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Kalluther Qel'Droma
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When a Leech uses alchemicals from their bandolier, does that count against their Load?

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Hiya folks, haven't checked out blades since v2 a while back. Read through a fair bit of v7 (not all though). Quite liking the changes I'm seeing. I've noticed certain things have been emphasized more or clarified to help get the intent behind the rules and make running the game a lot smoother.

However, I do have a question about the probability spread of the core rules mechanic. I'm not sure if it should go into the game question or discussion subheading, but here goes.

6 or 6+ results are "full successes."
4/5 are success with complication.

Ignoring the fact that 4/5 are also successes, and just looking at the potential for free and clear "full successes," the maximum dice a character could have are 4. If they push themselves, they can get up to 5 (I seem to recall you can now push or devil's bargain. Not both. Could be wrong though.).

Looking at the math of that, at 4 die - free and clear success happens 51% of the time, or ~60% at 5 die. (http://anydice.com/program/91c0)

Ok, good so far. I've been thinking about what this probability spread implies for the fiction of the game, and here is where my question lies. Characters with actions rated at 4 have a little over 50% chance for free and clear success. In any other game, I would have said, "how odd, they're the upper limit of what a human can be in this game.. and they can only get through things without mucking them up 50% of the time?" Well part of this could be explained by the fact that these are action ratings not skill ratings. Since actions are a somewhat nebulous rating that covers not only competence but a level of je ne sais quas, I'm guessing that there is some other factor at work beyond just your skill at Prowling or Skirmishing.

The conclusion I've come up with is, perhaps the basic premise is that the world is just this jacked up. In previous editions there was a section talking about how rolling should be done more sparsely than in a traditional RPG like dnd (didnt find that section in v7, assuming it still applies though or I'm just blind). So the characters are only rolling for situations where at best they have a 50/50 shot of making it through unscathed.

If this is the case, this idea would ripple out to affect how different phases of the game are handled. At character creation, if a character has 2 ranks in an action, they're dealing with situations where a character of that competence has only a 50/50 shot of making it through unscathed. As they progress to be that character with 4 ranks in an action, they just no longer roll for a situation that a 2 rank character might. Does this analysis seem correct?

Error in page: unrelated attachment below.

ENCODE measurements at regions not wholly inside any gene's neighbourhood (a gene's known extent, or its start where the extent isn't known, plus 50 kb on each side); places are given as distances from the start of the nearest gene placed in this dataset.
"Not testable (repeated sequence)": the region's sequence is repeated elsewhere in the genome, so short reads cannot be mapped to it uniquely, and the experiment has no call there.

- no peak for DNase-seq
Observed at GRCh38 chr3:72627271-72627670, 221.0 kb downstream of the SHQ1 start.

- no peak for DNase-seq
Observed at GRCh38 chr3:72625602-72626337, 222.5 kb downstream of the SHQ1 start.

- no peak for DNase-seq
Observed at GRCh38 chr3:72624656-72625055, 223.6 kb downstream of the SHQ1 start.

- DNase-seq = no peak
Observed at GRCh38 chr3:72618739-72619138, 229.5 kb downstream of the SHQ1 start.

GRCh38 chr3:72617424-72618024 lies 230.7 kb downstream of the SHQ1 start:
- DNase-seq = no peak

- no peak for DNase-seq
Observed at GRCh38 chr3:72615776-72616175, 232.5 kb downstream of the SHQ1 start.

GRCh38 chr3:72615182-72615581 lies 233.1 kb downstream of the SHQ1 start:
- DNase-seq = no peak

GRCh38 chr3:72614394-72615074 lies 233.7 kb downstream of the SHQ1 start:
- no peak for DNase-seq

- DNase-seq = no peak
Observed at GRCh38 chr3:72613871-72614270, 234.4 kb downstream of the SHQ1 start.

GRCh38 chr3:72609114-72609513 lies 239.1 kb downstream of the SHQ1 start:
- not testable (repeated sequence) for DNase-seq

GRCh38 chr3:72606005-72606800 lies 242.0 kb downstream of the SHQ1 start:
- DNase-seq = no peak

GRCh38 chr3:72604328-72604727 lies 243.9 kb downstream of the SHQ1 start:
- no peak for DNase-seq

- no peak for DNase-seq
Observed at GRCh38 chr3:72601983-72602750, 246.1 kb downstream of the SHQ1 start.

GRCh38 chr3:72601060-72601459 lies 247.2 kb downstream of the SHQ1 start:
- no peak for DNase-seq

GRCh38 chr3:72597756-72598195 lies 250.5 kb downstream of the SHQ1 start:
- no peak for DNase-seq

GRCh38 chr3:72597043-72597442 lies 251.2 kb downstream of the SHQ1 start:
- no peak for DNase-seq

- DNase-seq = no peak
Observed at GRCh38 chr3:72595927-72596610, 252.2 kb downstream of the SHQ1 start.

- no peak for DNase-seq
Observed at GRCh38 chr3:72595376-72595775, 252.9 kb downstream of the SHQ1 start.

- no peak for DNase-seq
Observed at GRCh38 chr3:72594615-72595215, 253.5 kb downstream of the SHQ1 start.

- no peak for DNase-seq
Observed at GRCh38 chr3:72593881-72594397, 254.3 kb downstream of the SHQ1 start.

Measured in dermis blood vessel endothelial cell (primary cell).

To be clear, I'm not expressing any dissatisfaction, just trying to use the mechanics to guide how the fiction is to be approached. Get a sense of how the stakes increase as play continues.

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Hiya folks! Took forever, but here's the next episode of my crew's Mythic Mortal play through. Enjoy more Capitalist Crusader hijinks. Ooh, BTW, it's def nsfw.

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Well, here's an AP of Mythic Mortals when it's not run by David. Figured I'd throw this down in the group in case anyone is ghosting here wondering how the game runs.  The answer is: super smooth, super fun. I hope you all enjoy listening to this as much as we enjoyed playing the game. Just a blast all around! 

In regards to DC for tricks and out of combat rolls (the discussion at the end of the game):
I'm thinking this is actually a question which actually holds true for a lot of games, namely, when do you call for a roll?
I've come to find my answer to that question is markedly different from others, and I really think the answer depends on each individual GMs gaming style. However, for your purposes, I think you really need to decide what is critical or important for your game. If the whole thing lives in combat, and out of combat is a chance to just roleplay and move plot along, then I think you could safely say no rolls required.

Furthermore, to really highlight the theme of each play mat, you might include in an optional rules section: feats of strength are DC 9 for brutes, stealth actions are dc 9 for sneaks, hunting/tracking is DC 9 for hunters, Crafting is Dc 9 for Brewers. And then just make the blanket statement, for everyone else, the DC to perform a trick is 7 unless otherwise specified. So, a Brewer doing a feat of strength has to hit a 7, but any crafting would be DC 9. Basically, the formula would be, 1) A standard target number for all classes to perform any kind of trick. 2) A specified target number to do particular kinds of actions that fall within the thematic purview of a Play-Mat

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As requested. A guide to how I set-up my roll20 for Mythic Mortals. This is not the only way, but it certainly is a way.

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This is my roll20 Set-up for tonight's Mythic Mortals one-shot. Each player has a space for their "Mat."  Larger rectangles are for their Card Draws. Smaller Squares are for their Stability Track. Game starts in 2 hours. Got a full roster. I'm pretty pumped to roll out the first adventure of the Capitalist Crusaders, America's Mightiest, Fiscally Responsible Heroes.

Side-note: Mr. Schirduan, would you like me to send you an audio recording of this? I was planning on making a podcast ep out of the session (provided it works out well). But in either event I can send you a copy so you have a sense of how it runs when it's not you running it :).
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Running a quick one-off of Mythic Mortals to test it out this Saturday at 10:30PM eastern on roll20. Got room for 1 more player. So if anyone is willing to help me try it out, let me know or message me on roll20 (username Luzelli).

I can bullshit my way through this, but I'd like to hear if the community has a more concrete notion on how to handle this: